Palm Beach Opera is concluding its current season with Richard Strauss’s Ariadne auf Naxos. This opening night featured an exceptionally strong cast that sang and acted brilliantly under Daniel Witzke’s able direction while Andreas Delfs led a luminous account of the score.
Although overshadowed by Der Rosenkavalier (the immediately preceding collaboration between Strauss and Hugo von Hoffmannsthal), Ariadne more than holds its own as a delightful admixture of the tragic and the comic, a juxtaposition of contradictory elements that lies at the heart of the plot, in both the ‘Prologue’ and the succeeding ‘Opera’.
In the former, a Viennese nobleman dictates that a commedia dell’arte troupe performs simultaneously with the opera seria Ariadne auf Naxos that he has commissioned for after-dinner entertainment, in order to allow a fireworks display to begin on time. Backstage intrigues and jealousies abound among the Music Master, the Composer, the singers, and even the Wigmaker, and there is fierce rivalry generally. The Composer is distraught at the patron’s outrageous demands, and even Zerbinetta’s flirtatious efforts to charm him fail to prevent his anger from erupting.
The ‘Opera’ opens with the Cretan princess Ariadne despondent and longing for death after being abandoned on Naxos by Theseus, whom she had helped to slay the Minotaur. The attempts of the comedy players to cheer up Ariadne with a serenade by Harlekin, some slapstick, and Zerbinetta’s advice to the lovelorn are in vain. It is only the young demigod Bacchus (Dionysus in the Greek myth) that finally gives Ariadne the will to live – and love.
The action in the ‘Prologue’ is largely focused on four characters that do not feature in the ‘Opera’. Irene Roberts was marvelous as the Composer, carrying off this trouser-role in credible fashion and singing beautifully to express a wide range of emotions as he conceives and develops his stage-work, tries to placate disgruntled singers, engages in a duet with Zerbinetta, and sings a hymn to the sacred art of music – only to be shocked back to harsh reality when she calls her fellow-humorists to the stage. Mark Schnaible was outstanding as the beleaguered Music Master as he tries to calm his protégé and contend with the increasingly distasteful conditions imposed by the Majordomo, a speaking role taken with crystal-clear diction and flair by Anthony Laciura. John Easterlin was appropriately nimble as the Dancing Master, meeting the vocal challenges quite capably.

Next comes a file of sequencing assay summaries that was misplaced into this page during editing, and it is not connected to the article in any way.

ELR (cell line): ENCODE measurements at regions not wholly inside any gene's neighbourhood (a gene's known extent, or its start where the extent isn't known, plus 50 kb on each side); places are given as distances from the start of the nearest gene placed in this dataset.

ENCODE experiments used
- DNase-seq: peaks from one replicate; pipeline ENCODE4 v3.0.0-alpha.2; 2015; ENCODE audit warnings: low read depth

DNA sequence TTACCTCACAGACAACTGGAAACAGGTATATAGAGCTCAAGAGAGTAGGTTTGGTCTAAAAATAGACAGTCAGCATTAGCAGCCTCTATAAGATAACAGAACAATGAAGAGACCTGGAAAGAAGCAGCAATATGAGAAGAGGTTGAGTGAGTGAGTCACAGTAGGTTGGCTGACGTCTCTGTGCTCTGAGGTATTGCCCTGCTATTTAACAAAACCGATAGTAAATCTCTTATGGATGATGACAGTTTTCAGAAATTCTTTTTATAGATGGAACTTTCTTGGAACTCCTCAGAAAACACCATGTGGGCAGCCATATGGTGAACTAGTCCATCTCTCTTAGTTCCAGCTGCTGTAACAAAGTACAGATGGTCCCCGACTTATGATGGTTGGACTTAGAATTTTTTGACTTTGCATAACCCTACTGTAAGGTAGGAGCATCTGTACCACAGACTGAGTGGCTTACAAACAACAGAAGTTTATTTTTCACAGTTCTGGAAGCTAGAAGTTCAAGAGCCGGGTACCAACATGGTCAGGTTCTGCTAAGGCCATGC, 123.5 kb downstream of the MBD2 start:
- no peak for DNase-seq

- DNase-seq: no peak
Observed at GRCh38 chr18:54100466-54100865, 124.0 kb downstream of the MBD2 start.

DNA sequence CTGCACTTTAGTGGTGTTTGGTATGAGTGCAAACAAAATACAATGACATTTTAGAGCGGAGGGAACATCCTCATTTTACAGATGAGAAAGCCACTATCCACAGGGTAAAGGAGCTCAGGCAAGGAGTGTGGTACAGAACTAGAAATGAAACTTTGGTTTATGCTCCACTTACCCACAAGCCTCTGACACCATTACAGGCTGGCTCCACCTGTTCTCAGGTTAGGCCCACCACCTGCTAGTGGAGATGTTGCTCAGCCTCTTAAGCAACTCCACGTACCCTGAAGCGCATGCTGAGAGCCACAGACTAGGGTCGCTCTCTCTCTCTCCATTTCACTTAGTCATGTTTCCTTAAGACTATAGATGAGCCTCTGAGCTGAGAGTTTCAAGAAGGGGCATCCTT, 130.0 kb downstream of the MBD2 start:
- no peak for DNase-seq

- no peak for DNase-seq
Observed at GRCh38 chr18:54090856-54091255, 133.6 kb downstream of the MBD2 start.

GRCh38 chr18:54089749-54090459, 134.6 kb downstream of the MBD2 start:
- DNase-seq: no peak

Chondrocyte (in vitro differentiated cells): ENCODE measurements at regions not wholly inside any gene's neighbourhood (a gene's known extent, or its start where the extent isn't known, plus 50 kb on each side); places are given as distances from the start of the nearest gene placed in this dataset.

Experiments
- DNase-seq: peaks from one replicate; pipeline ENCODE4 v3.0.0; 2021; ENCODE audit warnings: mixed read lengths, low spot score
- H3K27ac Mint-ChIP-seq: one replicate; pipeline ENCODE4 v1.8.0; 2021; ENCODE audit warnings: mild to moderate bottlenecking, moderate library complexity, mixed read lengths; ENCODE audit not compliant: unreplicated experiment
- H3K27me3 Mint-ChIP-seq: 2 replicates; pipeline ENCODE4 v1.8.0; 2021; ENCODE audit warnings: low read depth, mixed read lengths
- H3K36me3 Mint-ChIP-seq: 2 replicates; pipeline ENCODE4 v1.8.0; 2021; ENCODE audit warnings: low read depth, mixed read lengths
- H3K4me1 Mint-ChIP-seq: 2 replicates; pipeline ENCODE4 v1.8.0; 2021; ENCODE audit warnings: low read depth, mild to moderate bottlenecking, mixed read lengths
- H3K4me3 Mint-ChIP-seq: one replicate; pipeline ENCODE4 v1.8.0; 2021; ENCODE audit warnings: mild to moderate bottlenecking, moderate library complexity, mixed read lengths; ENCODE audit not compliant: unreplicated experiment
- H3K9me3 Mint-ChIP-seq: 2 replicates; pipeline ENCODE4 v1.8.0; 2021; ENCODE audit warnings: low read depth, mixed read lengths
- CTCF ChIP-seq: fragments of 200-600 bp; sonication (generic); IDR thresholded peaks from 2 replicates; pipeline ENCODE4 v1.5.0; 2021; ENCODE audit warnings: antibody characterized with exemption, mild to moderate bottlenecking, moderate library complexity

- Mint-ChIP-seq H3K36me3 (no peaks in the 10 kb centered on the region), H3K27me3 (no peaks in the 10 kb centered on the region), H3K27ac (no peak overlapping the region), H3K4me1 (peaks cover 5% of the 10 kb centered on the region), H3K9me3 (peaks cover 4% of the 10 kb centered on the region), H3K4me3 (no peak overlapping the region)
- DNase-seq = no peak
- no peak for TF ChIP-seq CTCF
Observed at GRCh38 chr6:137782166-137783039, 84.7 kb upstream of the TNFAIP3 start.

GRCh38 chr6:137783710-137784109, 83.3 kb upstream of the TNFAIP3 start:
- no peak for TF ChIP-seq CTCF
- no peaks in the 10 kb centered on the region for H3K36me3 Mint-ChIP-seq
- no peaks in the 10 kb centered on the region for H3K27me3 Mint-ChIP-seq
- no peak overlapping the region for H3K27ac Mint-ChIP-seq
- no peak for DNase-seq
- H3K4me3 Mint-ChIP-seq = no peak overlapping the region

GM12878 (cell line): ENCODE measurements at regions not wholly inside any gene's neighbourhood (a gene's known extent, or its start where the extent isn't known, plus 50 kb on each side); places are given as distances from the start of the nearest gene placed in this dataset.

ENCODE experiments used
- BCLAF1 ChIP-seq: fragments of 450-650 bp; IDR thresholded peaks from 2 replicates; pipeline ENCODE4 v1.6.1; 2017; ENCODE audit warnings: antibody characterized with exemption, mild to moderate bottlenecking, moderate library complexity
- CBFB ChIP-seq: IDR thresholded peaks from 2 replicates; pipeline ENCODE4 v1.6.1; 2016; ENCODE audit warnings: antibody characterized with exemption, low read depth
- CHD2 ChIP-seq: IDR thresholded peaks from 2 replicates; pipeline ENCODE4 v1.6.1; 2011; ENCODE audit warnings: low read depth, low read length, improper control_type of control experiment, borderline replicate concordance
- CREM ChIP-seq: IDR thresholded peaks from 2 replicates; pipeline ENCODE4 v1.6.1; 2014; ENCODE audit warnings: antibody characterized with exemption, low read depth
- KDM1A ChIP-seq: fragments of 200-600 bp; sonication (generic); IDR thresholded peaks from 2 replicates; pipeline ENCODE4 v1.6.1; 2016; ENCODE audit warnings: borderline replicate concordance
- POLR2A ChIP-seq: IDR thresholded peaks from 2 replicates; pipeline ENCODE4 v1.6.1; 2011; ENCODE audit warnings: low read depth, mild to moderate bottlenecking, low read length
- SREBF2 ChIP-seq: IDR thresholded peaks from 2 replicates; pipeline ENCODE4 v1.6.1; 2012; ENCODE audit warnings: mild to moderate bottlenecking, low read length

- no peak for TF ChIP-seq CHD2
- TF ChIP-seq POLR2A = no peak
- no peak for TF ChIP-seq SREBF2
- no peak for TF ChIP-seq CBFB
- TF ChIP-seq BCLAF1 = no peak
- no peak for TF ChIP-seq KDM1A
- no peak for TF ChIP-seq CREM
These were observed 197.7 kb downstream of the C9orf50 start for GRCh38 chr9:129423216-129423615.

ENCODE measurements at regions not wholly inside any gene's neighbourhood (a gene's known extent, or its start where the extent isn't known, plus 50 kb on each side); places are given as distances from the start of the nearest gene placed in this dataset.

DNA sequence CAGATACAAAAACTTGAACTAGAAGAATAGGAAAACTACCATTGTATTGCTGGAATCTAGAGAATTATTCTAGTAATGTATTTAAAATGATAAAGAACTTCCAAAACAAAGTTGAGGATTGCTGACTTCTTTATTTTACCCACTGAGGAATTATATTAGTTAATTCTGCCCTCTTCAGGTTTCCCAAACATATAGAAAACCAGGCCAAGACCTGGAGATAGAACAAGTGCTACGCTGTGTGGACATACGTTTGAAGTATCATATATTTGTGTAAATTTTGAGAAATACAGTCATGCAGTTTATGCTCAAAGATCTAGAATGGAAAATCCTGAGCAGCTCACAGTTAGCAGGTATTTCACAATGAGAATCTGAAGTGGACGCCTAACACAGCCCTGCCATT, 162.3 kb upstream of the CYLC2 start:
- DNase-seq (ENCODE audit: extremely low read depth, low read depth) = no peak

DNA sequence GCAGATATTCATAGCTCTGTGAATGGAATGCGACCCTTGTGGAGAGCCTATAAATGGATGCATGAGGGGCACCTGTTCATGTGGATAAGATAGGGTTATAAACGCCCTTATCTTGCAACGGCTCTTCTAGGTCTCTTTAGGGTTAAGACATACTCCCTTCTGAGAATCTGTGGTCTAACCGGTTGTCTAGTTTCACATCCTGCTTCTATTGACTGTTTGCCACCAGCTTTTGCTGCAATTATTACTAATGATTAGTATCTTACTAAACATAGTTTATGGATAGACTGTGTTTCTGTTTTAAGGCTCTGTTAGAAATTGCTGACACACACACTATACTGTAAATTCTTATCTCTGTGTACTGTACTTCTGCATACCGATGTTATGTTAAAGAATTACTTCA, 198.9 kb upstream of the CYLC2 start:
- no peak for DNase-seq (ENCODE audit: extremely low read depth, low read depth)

During the Overture to the ‘Opera’, the nobleman’s guests – and the Composer – are shown to boxes on either side of the stage. Three nymphs attend Ariadne, lamenting her fate in somber tones. The mood of the music keeps changing as the plot of the opera-within-an-opera shifts. When the comedians arrive, they try to brighten Ariadne’s mood. Harlekin serenades her, his sweet phrases wordlessly repeated by, appropriately enough, Echo, but they make no impression.
The middle portion of the ‘Opera’ features monologues from Ariadne and by Zerbinetta, with hi-jinks in between. The princess’s longing for the salvation that will come only in the land of death was superbly sung by Wendy Bryn Harmer, her voice both lyrical and powerful as she expressed despair and hope. Ariadne’s solemnity persists and she withdraws into her cave as Zerbinetta offers woman-to-woman advice in her brilliant recitative and aria ‘Großmächtige Prinzessin!’. Don't worry about being abandoned, she counsels, for all men are faithless; another will come along soon and captivate you. The men of the troupe compete for Zerbinetta’s affections, Harlekin winning, but she remains attracted to the Composer.
Fanfares herald the return of the nymphs, who announce the approach of Bacchus’s ship, recounting his escape from the sorceress Circe. Bacchus appears on his ship high above the stage. Ariadne mistakes him for Theseus and then as a welcome messenger of death. Bacchus is at once enamored of Ariadne and he would sooner see the stars disappear than give her up. Heldentenor Brian Jagde was thrilling in this devilishly difficult role and in the love duet. When Zerbinetta returns to point out that her advice to Ariadne had proven sound, Witzke has her slowly approach the Composer, who rises to face her as the work reaches its rapturous conclusion.
Delfs and the (specified) 36-member orchestra ably complemented the singers, keyboard instruments identifying certain characters and events. Timothy Cheung’s piano figures nimbly accompanied Zerbinetta and the Dancing Master; Carina Inoue on celesta added sparkle to the Composer’s hymn and then set-off Bacchus; and in the ‘Prologue’ Lisa Leonard’s harmonium punctuated allusions to the ‘Opera’ to come and later harmonized Ariadne’s lamentations.
A talented group of young singers from Palm Beach Opera’s Benenson Young Artist program sang excellently in comprimario roles. The cast also included two former Young Artists – Roberts and Stavert – in lead roles. Sets and costumes were both attractive and effective.